HEARING THE DOORBELL, STEPHANIE nervously smoothed the silk of her simple but elegant Oriental-style dress and answered the door of her apartment on Preston Road. Il was Wednesday, April 7, 1999, and Kenneth Eagan had taken a rent car from D/FW International Airport for their first date: dinner and dancing at Nana Bar and Grill at the top of the Anatole Hotel, the most romantic spot in town.

The first thing she noticed, besides his full head of dark hair and big smile, was that he was closer to six feel tall, not six-two as his profile said. But she had fudged a bit on her own profile: instead of clicking the “46-50” slot, Stephanie had shaved a year off her age and clicked “41-45.” Stephanie easily could pass for 40-smooth skin, 120 pounds, carefully groomed nails, and subdued makeup. In the four years since her divorce, Stephanie had dated often, mostly men she’d met through friends or at singles functions. The men seemed more interested in sex than a relationship. She tried Sunday school for singles at several large churches. The men seemed desperate. it was like going to a bar in (he daytime,” Stephanie says. “Yecchh.” Then her North Dallas facialist mentioned that many customers were meeting men through Internet dating services.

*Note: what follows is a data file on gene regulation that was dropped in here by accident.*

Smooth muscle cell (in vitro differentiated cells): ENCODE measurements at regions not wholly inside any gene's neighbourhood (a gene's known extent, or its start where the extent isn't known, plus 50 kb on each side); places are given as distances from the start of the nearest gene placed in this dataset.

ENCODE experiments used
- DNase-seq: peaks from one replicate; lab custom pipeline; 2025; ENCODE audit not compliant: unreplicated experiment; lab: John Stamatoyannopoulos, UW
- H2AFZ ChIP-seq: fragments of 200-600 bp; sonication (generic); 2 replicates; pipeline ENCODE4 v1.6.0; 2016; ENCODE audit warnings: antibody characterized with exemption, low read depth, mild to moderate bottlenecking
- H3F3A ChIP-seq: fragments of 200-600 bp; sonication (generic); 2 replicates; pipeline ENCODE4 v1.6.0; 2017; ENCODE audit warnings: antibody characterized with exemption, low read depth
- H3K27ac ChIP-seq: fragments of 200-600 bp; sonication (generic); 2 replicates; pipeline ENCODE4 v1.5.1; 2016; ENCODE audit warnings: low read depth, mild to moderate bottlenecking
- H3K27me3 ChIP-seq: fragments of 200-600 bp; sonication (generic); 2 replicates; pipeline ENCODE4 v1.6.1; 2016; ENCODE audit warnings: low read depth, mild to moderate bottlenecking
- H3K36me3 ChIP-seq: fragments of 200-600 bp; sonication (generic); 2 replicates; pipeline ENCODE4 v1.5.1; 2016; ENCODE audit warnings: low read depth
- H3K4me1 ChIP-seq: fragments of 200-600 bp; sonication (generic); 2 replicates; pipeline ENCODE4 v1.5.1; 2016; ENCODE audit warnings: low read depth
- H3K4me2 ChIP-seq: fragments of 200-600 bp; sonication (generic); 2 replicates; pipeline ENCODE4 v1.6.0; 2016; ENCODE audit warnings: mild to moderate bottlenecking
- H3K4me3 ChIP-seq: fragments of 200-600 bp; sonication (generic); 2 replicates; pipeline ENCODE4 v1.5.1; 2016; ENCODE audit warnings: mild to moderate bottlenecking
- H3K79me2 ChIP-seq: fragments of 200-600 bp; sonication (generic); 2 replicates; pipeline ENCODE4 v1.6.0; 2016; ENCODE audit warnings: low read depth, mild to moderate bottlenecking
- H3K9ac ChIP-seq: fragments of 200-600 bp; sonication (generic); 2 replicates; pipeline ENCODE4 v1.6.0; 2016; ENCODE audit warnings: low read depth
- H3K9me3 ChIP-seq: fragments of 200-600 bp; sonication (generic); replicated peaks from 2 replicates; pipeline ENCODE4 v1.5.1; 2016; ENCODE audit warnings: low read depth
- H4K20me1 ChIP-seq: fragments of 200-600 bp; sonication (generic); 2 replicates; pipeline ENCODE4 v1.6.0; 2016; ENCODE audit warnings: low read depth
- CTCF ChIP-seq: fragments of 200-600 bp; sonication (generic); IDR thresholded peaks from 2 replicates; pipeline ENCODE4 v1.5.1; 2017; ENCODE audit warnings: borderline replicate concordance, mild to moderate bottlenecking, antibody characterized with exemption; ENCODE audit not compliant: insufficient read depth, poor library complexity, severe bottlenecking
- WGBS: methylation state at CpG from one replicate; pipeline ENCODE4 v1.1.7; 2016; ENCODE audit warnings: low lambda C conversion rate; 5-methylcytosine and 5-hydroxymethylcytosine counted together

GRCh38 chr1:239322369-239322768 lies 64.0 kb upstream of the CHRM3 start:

Stephanie had never tried Internet chat rooms. Cautiously, she investigated several online dating services. , the largest and most sophisticated, is based in nearby Bedford. In five years the site has grown exponentially. Very user-friendly, it presorts people by such criteria as geography, preferences, and religion.

As Stephanie browsed the site, she realized that Match had arranged things so that a woman could see how closely her interests meshed with a man’s and look at his picture before she decided to return his message. After exchanging e-mails she could then choose to give him her phone number-or not. She could choose to meet-or not. If she didn’t want to correspond, she could block his messages. The system even showed when someone she was interested in was online.